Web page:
In the dropout regularization technique, complex co-adaptations are used to describe how a neuron becomes dependent on circumstances during training.

**Takeaways**

Regularization plays a crucial role in Deep Neural Network training. All of the aforementioned tactics may be divided into two broad groups. At some point throughout the training lifespan, they either penalize the trainable parameters or the introduced noise. Whether this is on the target labels, the trainable parameters, the network design, or the training data.

L1 regularization is used to reduce the number of features in a massive, dimensional dataset by producing output for the model's features as binary weights ranging from 0 to 1.

L2 regularization disperses the error terms among all weights, resulting in more precise final models that are specifically tailored.

And, dropout is a regularization technique that produces a "thinned" network with distinct combinations of the hidden layer units being deleted at random intervals throughout the training process.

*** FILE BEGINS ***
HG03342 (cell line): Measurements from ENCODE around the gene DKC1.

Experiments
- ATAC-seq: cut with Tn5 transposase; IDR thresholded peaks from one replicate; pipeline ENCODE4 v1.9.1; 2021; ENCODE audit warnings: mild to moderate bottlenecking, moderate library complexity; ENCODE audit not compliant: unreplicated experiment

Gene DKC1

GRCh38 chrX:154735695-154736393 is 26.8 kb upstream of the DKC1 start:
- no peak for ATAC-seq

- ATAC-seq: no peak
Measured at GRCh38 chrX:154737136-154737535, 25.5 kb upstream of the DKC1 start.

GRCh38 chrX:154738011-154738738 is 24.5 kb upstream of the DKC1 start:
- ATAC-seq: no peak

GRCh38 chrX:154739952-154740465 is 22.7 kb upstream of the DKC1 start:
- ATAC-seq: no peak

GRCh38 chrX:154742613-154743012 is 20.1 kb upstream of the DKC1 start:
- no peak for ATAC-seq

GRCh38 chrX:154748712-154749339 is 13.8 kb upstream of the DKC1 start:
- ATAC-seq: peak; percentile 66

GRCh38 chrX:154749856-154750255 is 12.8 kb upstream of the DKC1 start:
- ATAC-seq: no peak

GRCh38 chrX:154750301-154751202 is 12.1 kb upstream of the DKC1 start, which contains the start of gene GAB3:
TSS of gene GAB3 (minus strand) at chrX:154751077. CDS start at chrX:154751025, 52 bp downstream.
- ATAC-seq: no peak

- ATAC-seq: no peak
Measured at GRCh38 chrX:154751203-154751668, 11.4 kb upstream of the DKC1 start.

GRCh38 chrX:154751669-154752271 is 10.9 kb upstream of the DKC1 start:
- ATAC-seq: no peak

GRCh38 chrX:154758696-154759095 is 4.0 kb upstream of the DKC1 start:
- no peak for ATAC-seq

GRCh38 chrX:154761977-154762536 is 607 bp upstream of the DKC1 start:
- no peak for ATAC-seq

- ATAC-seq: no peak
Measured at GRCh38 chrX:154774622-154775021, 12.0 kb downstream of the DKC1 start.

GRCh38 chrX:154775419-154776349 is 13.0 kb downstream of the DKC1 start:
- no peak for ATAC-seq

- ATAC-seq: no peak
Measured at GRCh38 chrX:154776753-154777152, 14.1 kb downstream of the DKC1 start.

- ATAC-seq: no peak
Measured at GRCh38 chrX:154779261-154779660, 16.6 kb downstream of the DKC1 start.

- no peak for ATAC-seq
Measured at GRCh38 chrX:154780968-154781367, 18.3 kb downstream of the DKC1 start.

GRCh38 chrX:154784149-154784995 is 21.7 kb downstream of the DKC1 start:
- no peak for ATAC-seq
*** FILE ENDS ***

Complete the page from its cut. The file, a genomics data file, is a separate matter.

Just to mention, you can not have a high accuracy working model without the use of regularization techniques. And apart from L1, L2, and Dropout regularization techniques, there are a few other regularization techniques that are out of the scope of this article, we might try to cover them for you in a different article.

As of now, our quest toward regularization comes to an end. If you have any inquiries, please do not hesitate to contact us. As always, feel free to share it if you find it useful.